I also worry that the presence of an outsider like me would not be entirely welcome.  That may just be my projection, but it creates a strong anxiety.  Finally, I don’t speak the language and that’s a huge barrier.  I appreciate different cultures, but I’m too intimidated to try to scale that wall just yet.  At least, not while I still have the internet.

In fact, the very notion that I could fill in the gaps in my relationships and connections by reaching out online may be a product of my upbringing. I have noticed a curious reluctance in my Asian classmates and coworkers to do business and communicate via the internet that may speak to deeper cultural biases, my own as much as theirs.  It may well be that white, middle-class Americans are simply more comfortable with the internet.  Just like my Asian friends are more comfortable with chopsticks.  (Stereotypical, I know.  Please forgive me and remember I looked stupid trying to use chopsticks for a very long time.)

In conclusion, my personal experience (backed by a modicum of research) leads me to believe that Asian and Asian-American Buddhist voices on the internet are not being intentionally excluded or ignored at any systematic level (although certain projects or sites may be in need of scrutiny).  The internet is rather brilliant in that it has a very low barrier to entry (Scott’s criticized democratization).  Literally anyone can get a blog (myself, case in point) with even the most limited of resources.  Of course, not being ignored is a far cry from being heard and an even greater distance from being heeded.

However, my experience attending an ecumenical Buddhist-founded school, where I am exposed to a plethora of Asian, Asian-American, and “American” (white, black, brown, and rainbow) Buddhist voices also leads me to conclude that “digital Buddhism” is not an accurate representation of Buddhism.  It’s skewed and biased, lacking broader perspectives and concerns which are valid and valuable.  With such a large demographic chunk of Buddhists under-represented, it must be.  I want to see more Buddhist bloggers of all backgrounds sharing their experience and teachings in the medium to which I typically go to find those teachings.  And I honestly think we’ll get there, but it’s going to take effort.  That’s why I’m so delighted that this blog will feature the voices of my fellow students, who are most assuredly not all white chicks like me.

Post by Monica Sanford

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Exploring the Digital Face of Buddhism

Buddhist Websites

While a great many studies, articles, and books have been published about Buddhism in America, both as a whole and from the perspective of specific Buddhist communities, scholarship on digital Buddhism is far behind the curve.  Charles Prebish has authored a few articles, the Buddhist Geeks podcast has covered the internet-based work of various teachers, and there are a few graduate theses and dissertations in recent years (see Bibliography).  But this is nothing compared to the in-depth monographs and quality anthologies about other aspects of American Buddhism.  Perhaps this is because Buddhism on the internet is a moving target, as with all things web-based.  Therefore, rather than summarize a batch of academic papers which were out of date within a month of printing, I would like to challenge my classmates and readers of the blog to help construct the digital face of Buddhism today.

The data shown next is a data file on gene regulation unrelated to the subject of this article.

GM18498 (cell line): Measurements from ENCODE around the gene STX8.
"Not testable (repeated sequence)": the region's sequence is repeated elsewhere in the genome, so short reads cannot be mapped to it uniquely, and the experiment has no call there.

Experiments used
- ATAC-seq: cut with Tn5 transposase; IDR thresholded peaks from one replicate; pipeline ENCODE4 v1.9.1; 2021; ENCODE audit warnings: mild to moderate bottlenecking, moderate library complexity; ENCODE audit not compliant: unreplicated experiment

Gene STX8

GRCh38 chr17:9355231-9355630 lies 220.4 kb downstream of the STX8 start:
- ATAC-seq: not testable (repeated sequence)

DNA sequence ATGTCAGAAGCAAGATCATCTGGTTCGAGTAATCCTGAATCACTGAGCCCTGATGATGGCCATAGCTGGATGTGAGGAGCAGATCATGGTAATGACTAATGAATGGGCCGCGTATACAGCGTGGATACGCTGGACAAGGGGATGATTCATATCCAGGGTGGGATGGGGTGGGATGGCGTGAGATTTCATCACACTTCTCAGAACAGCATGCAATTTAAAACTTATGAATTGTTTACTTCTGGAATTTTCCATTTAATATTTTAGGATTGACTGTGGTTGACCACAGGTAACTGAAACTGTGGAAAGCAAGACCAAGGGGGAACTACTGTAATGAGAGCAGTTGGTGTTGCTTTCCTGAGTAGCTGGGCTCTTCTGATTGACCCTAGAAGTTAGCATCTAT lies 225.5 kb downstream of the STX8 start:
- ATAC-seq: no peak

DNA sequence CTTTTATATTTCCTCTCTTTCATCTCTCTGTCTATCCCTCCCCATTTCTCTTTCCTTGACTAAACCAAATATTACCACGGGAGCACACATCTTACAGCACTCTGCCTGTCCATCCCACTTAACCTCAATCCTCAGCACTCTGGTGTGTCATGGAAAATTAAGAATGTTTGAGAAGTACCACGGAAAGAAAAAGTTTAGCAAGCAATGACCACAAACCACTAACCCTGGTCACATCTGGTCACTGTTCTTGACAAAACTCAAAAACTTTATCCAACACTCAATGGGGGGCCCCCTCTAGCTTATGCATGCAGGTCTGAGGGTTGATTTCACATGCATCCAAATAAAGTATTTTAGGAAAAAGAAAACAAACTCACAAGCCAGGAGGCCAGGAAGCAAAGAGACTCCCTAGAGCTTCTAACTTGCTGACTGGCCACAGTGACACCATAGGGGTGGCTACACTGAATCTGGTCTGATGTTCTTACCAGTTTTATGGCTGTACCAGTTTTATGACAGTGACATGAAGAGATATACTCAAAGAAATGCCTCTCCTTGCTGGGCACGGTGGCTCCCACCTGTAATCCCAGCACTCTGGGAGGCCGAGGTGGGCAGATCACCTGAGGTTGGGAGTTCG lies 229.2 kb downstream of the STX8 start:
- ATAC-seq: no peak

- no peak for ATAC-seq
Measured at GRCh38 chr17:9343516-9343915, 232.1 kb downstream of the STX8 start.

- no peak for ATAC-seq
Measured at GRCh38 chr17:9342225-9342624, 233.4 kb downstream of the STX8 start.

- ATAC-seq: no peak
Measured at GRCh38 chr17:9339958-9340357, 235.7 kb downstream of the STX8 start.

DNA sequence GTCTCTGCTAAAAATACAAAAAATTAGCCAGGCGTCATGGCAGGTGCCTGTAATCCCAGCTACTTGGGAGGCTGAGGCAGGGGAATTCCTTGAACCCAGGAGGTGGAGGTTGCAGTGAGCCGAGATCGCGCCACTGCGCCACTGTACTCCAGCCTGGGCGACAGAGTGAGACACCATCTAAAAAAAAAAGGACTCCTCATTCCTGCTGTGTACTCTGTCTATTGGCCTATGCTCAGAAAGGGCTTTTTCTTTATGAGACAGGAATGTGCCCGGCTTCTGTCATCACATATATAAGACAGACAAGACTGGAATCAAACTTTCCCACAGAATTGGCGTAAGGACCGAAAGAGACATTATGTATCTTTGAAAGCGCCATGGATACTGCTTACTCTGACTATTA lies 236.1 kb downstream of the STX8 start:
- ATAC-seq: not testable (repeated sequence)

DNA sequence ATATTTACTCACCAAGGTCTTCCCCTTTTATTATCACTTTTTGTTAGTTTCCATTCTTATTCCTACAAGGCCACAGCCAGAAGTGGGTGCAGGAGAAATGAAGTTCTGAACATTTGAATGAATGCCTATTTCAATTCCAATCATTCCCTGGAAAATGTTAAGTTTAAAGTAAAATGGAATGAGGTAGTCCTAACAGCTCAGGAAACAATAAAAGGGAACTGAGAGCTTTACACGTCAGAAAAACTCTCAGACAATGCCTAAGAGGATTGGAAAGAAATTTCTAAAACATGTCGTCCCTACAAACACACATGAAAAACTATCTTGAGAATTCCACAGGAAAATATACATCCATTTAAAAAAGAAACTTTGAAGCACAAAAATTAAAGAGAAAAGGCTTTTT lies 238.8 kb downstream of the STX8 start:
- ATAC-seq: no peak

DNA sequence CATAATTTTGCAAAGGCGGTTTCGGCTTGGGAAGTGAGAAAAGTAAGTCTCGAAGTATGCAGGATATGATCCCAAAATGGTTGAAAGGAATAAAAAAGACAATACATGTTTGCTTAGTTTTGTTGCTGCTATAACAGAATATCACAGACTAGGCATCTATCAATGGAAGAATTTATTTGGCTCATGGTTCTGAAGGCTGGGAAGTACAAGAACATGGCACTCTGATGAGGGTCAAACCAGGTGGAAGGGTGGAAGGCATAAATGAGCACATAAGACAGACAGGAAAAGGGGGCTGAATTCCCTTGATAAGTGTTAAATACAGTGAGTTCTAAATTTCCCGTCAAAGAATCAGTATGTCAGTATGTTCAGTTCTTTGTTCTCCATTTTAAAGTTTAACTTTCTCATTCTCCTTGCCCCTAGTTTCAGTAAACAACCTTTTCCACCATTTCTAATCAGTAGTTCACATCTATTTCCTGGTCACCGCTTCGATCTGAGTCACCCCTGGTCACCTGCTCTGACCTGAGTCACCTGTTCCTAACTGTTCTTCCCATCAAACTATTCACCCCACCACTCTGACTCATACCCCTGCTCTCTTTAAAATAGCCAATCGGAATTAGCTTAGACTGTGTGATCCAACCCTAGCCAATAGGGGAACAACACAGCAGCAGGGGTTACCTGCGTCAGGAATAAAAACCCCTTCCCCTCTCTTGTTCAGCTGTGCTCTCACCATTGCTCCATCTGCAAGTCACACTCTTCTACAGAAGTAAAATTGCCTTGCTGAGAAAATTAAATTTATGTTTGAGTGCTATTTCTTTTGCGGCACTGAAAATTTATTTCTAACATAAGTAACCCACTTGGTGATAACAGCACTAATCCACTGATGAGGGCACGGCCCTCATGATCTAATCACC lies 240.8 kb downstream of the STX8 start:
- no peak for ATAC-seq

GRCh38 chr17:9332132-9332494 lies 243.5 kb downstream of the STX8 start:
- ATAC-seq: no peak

It’s simple.  Below I have posted my five favorite Buddhist websites.  In the comments, please tell us about five other awesome Buddhist websites without duplicating what’s gone before.  I know that may be a hard task, so the sooner you comment, the easier it will be to find a Buddhist website or blog which hasn’t been listed yet.  If you feel like being an overachiever, you can even tell us why you like these sites and how you use them in your study and practice.  Otherwise, just list them.  Here are mine:

Monica’s Favorites

  • Buddhanet – Buddhanet was there for me when I was just a baby Buddhist blogger trolling the internet for things I didn’t even know how to pronounce.  They have a wonderful set of resources on both Theravada and Mahayana teachings as well as a global directory of Buddhist centers.
  • Access to Insight – This has lately become my go-to source for the Pali suttas and commentary from Theravada teachers.  In addition to a large portion of the Tripitaka available in English translation, it frequently provides multiple translations of a single sutta for comparison, as well as collections of sutta verses and/or discourses on various topics, such as stress (dukkha) or jnana (meditative absorption).  Most articles have been published elsewhere in print and are entirely suitable for citation in academic papers.